As DC Watches, Can Iran Afford to Challenge Russia?

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A woman walking past debris in the old quarter of Syria's second city of Aleppo on February 12, 2019. (Photo: LOUAI BESHARA / AFP / Getty Images)
A woman walking past debris in the old quarter of Syria's second city of Aleppo on February 12, 2019. (Photo: LOUAI BESHARA / AFP / Getty Images)

The general impression one gets is of some sort of harmony between Russian and Iranian forces in Syria. However, if developments in Aleppo are anything to go by, that’s far from the truth. In this post, Clarion’s Shillman fellow and Arab Affairs Analyst Ran Meir asks if Iran can afford to challenge Russia:

Clashes between Iranian and Russian militias intensified over the last week as part of the struggle for control of the Syrian city Aleppo. It’s unclear in which way this will develop.

Iran is represented by the Quds Force, a unit of the Revolutionary Guards operating outside of Iran, Hezbollah and other militias.

Meanwhile, the Russian military police presence in the city numbers several hundred. They are supported by the Palestinian Jerusalem Brigade militia. Since the turn of the year, Moscow has trained and armed this militia, but it remains sub par when compared to the Iranian presence.

Added to the confusing picture, Syrian soldiers under the command of Russia are fighting against the Iranian militias.

Formally, Russia is responsible for proper order in the city and has been since the defeat of opposition groups in 2016.

In the past week, there were confrontations at several locations between the sides. The crisis peaked with clashes around the city’s international airport. 

There were even reports that Quds Force Commander Qassem Suleimani came to town to try to calm matters.

The current tension was apparently sparked by Iranian attempts to take over the airport completely and expel the Russian military police stationed there. Iranian or leased cargo aircraft largely land at night.

As we’ve reportedly previously, Tehran is intent on using its satellite states for its own economic benefit. Control of airports means an easier route for importing Iranian-made goods. It also means fewer controls when it wants to bring in arms to strengthen its own fighters.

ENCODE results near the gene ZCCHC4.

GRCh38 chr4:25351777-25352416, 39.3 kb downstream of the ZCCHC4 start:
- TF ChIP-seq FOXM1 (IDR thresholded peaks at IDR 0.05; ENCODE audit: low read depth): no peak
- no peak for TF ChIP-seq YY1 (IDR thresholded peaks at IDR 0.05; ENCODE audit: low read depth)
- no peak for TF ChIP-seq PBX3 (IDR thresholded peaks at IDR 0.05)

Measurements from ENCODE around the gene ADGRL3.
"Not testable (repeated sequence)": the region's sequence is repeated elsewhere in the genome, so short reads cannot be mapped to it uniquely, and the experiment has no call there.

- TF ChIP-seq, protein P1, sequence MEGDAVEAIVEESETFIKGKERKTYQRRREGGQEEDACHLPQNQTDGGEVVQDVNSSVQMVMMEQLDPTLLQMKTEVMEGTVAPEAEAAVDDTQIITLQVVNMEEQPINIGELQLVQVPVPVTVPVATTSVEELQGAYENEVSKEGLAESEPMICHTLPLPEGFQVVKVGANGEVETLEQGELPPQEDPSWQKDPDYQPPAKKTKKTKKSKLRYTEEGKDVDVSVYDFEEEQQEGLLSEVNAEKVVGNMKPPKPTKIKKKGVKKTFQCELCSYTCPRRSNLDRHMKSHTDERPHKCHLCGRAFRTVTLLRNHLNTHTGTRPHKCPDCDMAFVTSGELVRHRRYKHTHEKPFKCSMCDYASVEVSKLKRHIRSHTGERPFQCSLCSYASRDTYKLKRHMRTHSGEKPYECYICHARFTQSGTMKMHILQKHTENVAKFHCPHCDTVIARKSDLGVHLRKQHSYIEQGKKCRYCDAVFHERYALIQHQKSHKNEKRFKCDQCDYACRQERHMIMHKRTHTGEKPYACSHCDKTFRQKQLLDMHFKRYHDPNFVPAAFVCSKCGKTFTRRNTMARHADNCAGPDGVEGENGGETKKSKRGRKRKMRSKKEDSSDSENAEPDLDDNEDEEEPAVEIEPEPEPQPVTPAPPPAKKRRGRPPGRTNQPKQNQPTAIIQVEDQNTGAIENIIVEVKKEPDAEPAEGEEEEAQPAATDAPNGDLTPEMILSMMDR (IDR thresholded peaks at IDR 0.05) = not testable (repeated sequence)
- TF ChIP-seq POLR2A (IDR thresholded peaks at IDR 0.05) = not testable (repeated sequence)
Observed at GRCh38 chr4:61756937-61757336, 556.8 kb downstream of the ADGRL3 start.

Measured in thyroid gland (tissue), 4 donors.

Concerned by the Iranian push, Russian fighter jets flew into the region and circled at very low altitude, threatening directly to bomb Iranian militia facilities if the attacks did not stop. This seems to have led to a pause in the fighting.

The Russians claim they want the Iranian militia to leave the airport on the pretext that they want to renovate it and operate civilian and commercial flights. In reality, Moscow is fed up with Iran’s cavalier  attitude. The stronger the Russian foothold there, the less power Iran wields.

You may have noticed we haven’t mentioned Washington’s views on this mêlée and with good reason thus far. The United States is no longer a player because it is in the process of withdrawing from Syria, and it appears there are short-term benefits to be had from not being involved in this confrontation. But rest assured, the Americans are watching this development very closely as with other regional players who don’t want to see a further expansion of Iranian hegemony in the area.


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Ran Meir

Ran Meir is Clarion Project's Arab affairs analyst and a Shillman Fellow. He can be reached at [email protected]

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